“250,000 went to MY iFlirt .COM in 2021. Made ME $12,000.
      How much did it COST them?”

      If folks pause and think about it, there is something questionable about boasting of their leakage for your financial gain, when you seem to believe that the leak is coming from one particular website. It is unethical and depending on what you have on the landing page you have to be careful about trademark infringement and the more serious infraction of passing off.

      Re: superiority – superior comes at a price, inferior comes at a cost saving. Sometimes superior isn’t worth it no matter how much a seller points to traffic leakage.

      p.s. Personally I don’t think you used enough CAPS in you post above. You do YOU!

  3. Some of Matt’s assertions are nonsense, sorry to have to be that blunt. One must be careful about creating morals and ethics which do not exist and are not from God. For example, there can be legitimate reasons (especially for users not for resale) to set up email catchalls. It is not your fault if you discover later the domain was used for email before and start getting some because of that. I have experienced that myself, including for some I bought somewhat recently and now use. And I have done nothing unethical with any such emails that arrive. Furthermore, and perhaps not many in domain investing can relate to this, when you’ve worked in both federal and regional government before, had a security clearance, and your very job was to be entrusted with sensitive personal and business information, it’s not the big deal that one might think it is to people with life experience like that. If you are trustworthy with it, then you know you are, God knows you are, God knows that you know you are, and you know that God knows you are, you know that He knows that you know that He knows you are, and so forth.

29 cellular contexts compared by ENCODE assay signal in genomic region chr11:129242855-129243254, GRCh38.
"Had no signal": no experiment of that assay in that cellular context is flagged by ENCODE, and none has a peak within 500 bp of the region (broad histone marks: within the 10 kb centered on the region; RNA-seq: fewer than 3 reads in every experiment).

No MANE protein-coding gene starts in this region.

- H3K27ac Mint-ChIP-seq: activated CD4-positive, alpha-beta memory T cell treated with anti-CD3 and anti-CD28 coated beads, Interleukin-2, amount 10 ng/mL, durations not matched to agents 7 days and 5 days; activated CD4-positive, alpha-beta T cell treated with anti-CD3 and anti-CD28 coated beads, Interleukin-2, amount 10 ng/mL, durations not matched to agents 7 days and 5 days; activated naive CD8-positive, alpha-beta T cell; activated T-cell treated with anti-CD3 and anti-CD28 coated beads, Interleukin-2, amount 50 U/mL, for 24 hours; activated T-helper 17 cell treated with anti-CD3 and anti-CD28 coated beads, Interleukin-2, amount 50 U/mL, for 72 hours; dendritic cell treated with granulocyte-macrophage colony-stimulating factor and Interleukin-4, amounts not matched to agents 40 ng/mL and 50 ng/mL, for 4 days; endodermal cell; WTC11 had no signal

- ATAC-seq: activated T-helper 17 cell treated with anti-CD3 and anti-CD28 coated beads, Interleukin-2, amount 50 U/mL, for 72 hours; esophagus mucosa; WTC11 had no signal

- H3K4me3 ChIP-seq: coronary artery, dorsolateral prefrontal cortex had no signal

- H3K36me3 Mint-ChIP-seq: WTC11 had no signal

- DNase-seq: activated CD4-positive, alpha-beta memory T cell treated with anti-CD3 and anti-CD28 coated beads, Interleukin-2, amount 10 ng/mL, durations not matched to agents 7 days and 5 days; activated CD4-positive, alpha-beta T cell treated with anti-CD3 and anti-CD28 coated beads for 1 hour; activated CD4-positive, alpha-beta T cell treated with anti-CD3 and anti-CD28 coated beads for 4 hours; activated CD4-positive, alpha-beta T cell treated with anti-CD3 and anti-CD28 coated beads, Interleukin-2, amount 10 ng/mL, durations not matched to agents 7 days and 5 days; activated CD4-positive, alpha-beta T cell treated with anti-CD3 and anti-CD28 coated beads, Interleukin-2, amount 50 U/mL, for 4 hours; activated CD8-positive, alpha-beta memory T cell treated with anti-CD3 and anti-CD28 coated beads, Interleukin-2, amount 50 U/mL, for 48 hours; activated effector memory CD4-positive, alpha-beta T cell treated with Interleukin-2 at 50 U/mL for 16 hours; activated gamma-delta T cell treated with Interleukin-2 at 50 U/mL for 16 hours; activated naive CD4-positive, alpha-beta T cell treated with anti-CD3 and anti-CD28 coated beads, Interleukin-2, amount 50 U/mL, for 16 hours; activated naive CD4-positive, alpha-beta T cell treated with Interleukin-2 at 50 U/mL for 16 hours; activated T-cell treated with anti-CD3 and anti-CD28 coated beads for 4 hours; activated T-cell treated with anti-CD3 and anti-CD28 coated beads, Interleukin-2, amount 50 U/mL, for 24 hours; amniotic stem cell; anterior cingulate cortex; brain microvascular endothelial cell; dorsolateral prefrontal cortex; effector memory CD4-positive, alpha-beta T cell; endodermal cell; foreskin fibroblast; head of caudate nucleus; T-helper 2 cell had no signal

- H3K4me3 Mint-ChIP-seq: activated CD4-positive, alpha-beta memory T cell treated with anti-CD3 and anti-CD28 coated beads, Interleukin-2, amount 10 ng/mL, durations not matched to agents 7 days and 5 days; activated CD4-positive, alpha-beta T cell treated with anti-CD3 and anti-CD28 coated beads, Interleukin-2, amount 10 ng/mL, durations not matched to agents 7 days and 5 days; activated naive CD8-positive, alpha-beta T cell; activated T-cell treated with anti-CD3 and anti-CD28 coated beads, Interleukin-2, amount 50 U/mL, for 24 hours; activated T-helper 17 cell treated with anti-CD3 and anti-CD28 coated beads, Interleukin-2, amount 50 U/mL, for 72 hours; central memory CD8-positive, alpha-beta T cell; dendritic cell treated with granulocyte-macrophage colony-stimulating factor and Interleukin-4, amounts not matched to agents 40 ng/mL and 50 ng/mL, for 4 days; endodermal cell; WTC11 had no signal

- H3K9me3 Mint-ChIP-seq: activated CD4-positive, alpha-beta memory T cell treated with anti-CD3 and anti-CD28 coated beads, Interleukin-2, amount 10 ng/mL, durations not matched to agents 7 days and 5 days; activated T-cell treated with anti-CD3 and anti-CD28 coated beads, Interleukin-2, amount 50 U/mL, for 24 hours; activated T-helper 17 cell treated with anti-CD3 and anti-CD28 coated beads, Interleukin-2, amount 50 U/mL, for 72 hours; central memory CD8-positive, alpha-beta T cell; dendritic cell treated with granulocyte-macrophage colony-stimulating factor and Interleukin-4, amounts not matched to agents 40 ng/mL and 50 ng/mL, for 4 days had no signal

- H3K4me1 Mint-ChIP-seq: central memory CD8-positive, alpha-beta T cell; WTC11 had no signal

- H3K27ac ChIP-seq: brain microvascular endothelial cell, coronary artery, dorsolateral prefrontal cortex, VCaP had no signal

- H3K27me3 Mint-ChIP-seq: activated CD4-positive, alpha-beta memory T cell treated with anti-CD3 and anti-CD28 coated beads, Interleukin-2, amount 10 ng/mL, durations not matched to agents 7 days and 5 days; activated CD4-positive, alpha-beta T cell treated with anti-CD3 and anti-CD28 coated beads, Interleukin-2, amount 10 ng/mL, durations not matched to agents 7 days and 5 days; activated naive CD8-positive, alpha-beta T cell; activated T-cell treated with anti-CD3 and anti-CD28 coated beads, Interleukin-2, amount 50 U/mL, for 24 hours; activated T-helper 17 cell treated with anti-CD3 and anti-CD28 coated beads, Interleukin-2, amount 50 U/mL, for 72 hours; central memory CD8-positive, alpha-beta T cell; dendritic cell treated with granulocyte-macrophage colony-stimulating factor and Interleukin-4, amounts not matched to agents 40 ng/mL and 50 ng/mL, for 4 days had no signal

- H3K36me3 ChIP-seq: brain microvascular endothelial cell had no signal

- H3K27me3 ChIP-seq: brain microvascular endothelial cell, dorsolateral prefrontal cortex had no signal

• Don’t apologize for bluntness. It’s the best way.

      However, you haven’t said which of my assertions are nonsense and which aren’t. Would be useful to have that info.

      Also:
      1. I didn’t say catchall emails are bad or unethical.
      2. I didn’t bring God into this.

      Maybe give it another read. And again, I welcome logical criticism and feedback from any domain/IP experts/attorneys as well as ethics professors.

  4. “It is unethical and depending on what you have on the landing page you have to be careful about trademark infringement and the more serious infraction of passing off.”

    First, who are you to judge ethics?

    Second, Rick’s senior rights to the domain name (by his earlier domain registration date) trump the other company’s trademark rights (by their later trademark registration date), so there is no need for him to worry about trademark infringement. He will win in court every time as the judge in the court will deem his rights to be lawful, and yes, ethical.

    • I cannot judge ethics? Andre, that’s just silly. Open your eyes and look around. The whole world is messed up because of hypocrisy and the moral standards or beliefs people claim to have while their behavior does not conform. Start reflecting on yourself and then work through business, government, law enforcement and politicians. Then call it out. Or don’t because “who are you to judge ethics?”.